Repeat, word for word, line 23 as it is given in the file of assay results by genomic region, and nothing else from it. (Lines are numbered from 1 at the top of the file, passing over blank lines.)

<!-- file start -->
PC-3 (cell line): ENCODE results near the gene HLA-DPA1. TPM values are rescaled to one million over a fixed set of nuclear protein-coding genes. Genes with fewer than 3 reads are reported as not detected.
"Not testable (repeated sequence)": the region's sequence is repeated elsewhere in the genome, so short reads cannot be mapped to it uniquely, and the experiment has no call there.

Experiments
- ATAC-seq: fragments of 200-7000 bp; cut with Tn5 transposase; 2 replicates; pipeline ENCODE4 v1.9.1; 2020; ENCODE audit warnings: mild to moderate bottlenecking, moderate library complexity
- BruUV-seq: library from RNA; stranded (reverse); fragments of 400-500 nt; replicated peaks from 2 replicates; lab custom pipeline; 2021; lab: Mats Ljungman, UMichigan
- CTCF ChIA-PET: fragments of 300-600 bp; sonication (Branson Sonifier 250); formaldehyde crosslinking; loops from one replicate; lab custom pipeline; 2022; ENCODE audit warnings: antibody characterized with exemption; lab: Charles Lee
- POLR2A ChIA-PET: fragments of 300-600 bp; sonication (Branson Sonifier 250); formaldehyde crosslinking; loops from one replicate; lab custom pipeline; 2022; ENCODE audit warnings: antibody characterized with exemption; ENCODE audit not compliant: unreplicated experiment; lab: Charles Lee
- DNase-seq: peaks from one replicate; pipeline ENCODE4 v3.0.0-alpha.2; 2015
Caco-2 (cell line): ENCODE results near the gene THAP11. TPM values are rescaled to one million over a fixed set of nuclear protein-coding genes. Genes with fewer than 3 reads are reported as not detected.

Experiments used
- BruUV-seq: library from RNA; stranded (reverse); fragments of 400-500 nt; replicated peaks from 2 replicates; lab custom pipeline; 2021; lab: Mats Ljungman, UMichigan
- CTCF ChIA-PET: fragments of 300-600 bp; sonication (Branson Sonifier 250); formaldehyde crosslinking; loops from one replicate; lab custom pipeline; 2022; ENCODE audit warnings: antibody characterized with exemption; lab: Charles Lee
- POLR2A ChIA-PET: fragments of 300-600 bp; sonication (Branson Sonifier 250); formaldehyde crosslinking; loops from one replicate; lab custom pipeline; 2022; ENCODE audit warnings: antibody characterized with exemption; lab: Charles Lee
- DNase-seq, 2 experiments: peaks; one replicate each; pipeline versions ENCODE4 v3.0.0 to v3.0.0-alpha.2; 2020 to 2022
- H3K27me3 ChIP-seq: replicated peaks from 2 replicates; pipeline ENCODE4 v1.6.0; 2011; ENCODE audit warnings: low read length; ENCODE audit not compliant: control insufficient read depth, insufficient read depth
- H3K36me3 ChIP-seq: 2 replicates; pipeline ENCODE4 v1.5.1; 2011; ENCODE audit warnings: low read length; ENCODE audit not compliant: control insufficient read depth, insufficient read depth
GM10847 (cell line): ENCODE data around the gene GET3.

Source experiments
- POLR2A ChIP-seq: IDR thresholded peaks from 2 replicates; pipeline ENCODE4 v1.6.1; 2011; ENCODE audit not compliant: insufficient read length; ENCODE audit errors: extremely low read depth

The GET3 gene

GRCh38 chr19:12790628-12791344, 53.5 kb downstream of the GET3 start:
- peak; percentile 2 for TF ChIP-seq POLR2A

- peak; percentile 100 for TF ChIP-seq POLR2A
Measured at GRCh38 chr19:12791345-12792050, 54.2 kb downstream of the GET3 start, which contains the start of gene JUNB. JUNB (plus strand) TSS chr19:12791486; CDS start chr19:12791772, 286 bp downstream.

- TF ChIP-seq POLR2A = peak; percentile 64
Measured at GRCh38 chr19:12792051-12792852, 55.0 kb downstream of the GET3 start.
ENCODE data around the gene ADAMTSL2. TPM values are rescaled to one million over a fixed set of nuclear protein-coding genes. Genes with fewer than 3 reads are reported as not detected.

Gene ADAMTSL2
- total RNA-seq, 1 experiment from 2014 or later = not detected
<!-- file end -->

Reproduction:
- peak; percentile 100 for TF ChIP-seq POLR2A